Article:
The backlash led to Ghana’s Minister of Foreign Affairs, Hanna Tetteh admitting publicly to a radio station that she had not been “privy” to all the discussions that took place before the men were accepted for resettlement.

Tetteh also revealed that at some points in the discussions, she was “excused” from the discussion, or sent out of the room! How could she be excluded from talks between her country and another?

As if that was not enough, the Minister of the Interior, Mark Woyongo, in charge of the police and immigration services, said publicly that he had not been “privy” to all aspects of the negotiations. Yet another bombshell was to follow. The Minister of Justice and Attorney-General, Marietta Brew Appiah-Oppong, was quoted by a radio station as telling a member of its staff that she too had not “privy” to some of the negotiations!

This allegation was so serious that the attorney-general wrote to the radio station to request a copy of the tape of the alleged conversation where she claimed not to have been privy to the discussions between Ghana and the US.

But it was noted that she had not, apparently, made a forthright denial, and given the fact that two other ministers had said much the same thing, some members of the public believed that the attorney-general was just embarking on a face-saving exercise on behalf of her president.

Whatever the outcome of her enquiry, there cannot be any doubt that President John Mahama has slipped on several banana skins since the new year began.

There is now a widespread impression that he and his security apparatchiks have done a deal with the US behind the backs of his senior ministers. All sorts of speculation has been generated surrounding the “Gitmo 2” question, so that President Mahama has found it impossible to ignore and in a nationwide TV and radio broadcast, he singled out the accusation that the US had paid him $300m to accept the ex-detainees.

But just as it looked as if the president would ride out the storm, the whole issue of whether he had acted in a manner that would prejudice the security of Ghana was blown wide open again by a horrific attack, on 16 January 2016, by al-Qaeda in the Islamic Maghreb (AQIM) on a restaurant and a hotel in Ouagadougou, capital of Ghana’s immediate neighbour to the north, Burkina Faso.

The initial target of the attack was the Cappucino Café, a bar and restaurant frequented by well-heeled expatriates and Burkinabe. From this bar, the attackers moved to the Hotel Splendid. The toll was 29 people killed and four score or so injured. 176 people suffered the trauma of being kept hostage in the hotel for several hours.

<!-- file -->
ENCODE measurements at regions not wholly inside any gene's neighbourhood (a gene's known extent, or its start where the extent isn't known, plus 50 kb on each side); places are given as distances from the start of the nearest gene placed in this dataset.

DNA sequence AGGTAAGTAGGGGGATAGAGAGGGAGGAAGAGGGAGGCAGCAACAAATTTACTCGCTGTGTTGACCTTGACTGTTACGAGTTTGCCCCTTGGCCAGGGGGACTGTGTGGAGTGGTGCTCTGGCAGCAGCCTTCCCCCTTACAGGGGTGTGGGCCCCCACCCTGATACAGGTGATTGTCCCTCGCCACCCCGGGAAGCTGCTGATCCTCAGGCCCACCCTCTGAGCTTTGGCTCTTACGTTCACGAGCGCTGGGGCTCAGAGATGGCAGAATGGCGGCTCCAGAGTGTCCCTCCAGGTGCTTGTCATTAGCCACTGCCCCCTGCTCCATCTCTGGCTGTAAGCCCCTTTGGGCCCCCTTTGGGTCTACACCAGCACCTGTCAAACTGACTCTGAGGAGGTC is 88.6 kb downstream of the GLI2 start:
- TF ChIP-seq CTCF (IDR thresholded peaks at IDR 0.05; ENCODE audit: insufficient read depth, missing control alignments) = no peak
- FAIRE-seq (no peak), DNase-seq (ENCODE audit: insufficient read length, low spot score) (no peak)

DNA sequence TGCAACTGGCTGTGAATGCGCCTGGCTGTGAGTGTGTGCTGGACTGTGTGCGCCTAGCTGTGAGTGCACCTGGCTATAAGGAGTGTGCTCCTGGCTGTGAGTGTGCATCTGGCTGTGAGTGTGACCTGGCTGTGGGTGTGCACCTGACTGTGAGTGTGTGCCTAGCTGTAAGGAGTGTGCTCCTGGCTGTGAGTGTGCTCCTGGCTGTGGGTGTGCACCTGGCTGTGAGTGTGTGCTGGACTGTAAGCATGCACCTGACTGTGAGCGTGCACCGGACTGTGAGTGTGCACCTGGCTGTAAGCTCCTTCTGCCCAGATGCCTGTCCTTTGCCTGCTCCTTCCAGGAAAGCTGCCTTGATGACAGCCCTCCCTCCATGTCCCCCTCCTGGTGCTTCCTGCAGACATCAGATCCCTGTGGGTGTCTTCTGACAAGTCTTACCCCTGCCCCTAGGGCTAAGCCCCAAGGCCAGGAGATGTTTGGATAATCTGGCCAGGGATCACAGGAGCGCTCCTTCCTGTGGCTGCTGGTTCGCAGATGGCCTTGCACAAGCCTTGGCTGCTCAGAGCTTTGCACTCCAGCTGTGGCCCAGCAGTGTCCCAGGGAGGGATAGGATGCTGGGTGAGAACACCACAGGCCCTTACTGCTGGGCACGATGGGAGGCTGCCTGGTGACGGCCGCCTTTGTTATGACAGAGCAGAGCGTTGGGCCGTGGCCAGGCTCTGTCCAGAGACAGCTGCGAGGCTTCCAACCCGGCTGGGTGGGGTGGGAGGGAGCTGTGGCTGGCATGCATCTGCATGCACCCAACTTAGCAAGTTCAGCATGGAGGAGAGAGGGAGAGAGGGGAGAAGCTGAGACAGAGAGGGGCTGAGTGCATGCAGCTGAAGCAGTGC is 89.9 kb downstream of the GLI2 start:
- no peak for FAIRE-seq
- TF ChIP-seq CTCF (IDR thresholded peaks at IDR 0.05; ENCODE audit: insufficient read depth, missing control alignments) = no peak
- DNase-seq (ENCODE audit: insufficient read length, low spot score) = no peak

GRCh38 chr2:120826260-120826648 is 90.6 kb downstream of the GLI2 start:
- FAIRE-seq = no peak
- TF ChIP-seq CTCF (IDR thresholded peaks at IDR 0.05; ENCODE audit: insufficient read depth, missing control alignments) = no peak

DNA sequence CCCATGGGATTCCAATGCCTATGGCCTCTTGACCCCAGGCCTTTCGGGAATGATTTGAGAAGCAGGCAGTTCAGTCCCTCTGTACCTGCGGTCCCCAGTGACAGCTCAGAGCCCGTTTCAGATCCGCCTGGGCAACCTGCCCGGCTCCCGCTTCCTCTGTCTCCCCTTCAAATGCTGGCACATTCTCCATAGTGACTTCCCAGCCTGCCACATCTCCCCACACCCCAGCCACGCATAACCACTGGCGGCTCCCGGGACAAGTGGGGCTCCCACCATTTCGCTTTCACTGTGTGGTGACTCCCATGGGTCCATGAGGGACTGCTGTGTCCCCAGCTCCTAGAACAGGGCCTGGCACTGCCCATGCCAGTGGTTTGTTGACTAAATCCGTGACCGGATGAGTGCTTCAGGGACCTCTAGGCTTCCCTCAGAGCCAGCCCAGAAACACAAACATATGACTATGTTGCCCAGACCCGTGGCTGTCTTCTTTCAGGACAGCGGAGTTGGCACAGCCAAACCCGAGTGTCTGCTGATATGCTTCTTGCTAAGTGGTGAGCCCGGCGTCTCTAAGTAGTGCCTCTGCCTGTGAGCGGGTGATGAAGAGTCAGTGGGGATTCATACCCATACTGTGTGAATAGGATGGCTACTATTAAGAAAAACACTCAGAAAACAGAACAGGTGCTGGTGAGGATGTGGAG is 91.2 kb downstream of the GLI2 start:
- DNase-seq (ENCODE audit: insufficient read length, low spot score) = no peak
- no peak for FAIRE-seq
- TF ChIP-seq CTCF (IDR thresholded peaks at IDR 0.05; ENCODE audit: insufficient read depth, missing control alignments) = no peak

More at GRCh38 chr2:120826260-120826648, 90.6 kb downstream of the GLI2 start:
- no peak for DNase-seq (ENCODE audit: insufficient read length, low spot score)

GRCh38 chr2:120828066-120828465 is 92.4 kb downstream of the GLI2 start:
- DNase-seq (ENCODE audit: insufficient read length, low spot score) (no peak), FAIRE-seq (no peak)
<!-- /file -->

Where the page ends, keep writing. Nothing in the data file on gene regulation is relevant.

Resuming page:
Now the questions are rife in Ghana: if Burkina Faso, why not Ghana? After all, AQIM seem to be methodical: they first attacked Mali and Niger, before moving south to Burkina Faso. If Ghana was co-operating with the US in their anti-jihadist campaign, then what would differentiate Ghana from Burkina Faso and save Ghana from an attack?

For the moment then, the question of Ghana’s security in the immediate future is even obscuring the fact that Ghana is due to hold an election in November 2016.

Mahama is already in trouble with the failure of what a shrewd observer of the Ghanaian scene calls “Mahanomics” – a failure characterised by a systematic and regular shortage of power (which has, predictably, reduced the volume of industrial production) and which Ghanaians refer to derisively as “Dumsor” (literally, “on-and-off”).

The balance of payments is in such a parlous state that the government keeps borrowing money by issuing Eurobonds that attract relatively high interest rates, because Ghana’s credit rating has been drastically revised downwards by the credit-rating agencies. Meanwhile there is unrest among workers, because the prices of utilities and fuel have risen by between 30 and 40%, whereas wages have remained stagnant in real terms, when juxtaposed against the rate of inflation and the devaluation of the cedi.

Could the US come to the aid of Mahama? They could, of course, pour in a lot of dollars as a balance of payments support, to shore him up for the rest of the year.

For the moment, it looks as if Mahama is on his own – deserted in all but name by important elements in his own Cabinet, and probably also facing resentment within the party ranks for endangering the chances of re-election in November.

Truly, uneasy lies the head…

Written By
Cameron Duodu

Cameron Duodu (born 24 May 1937) is a UK-based Ghanaian novelist, journalist, editor and broadcaster. After publishing a notable novel, The Gab Boys, in 1967, Duodu went on to a distinguished career as a journalist and editorialist.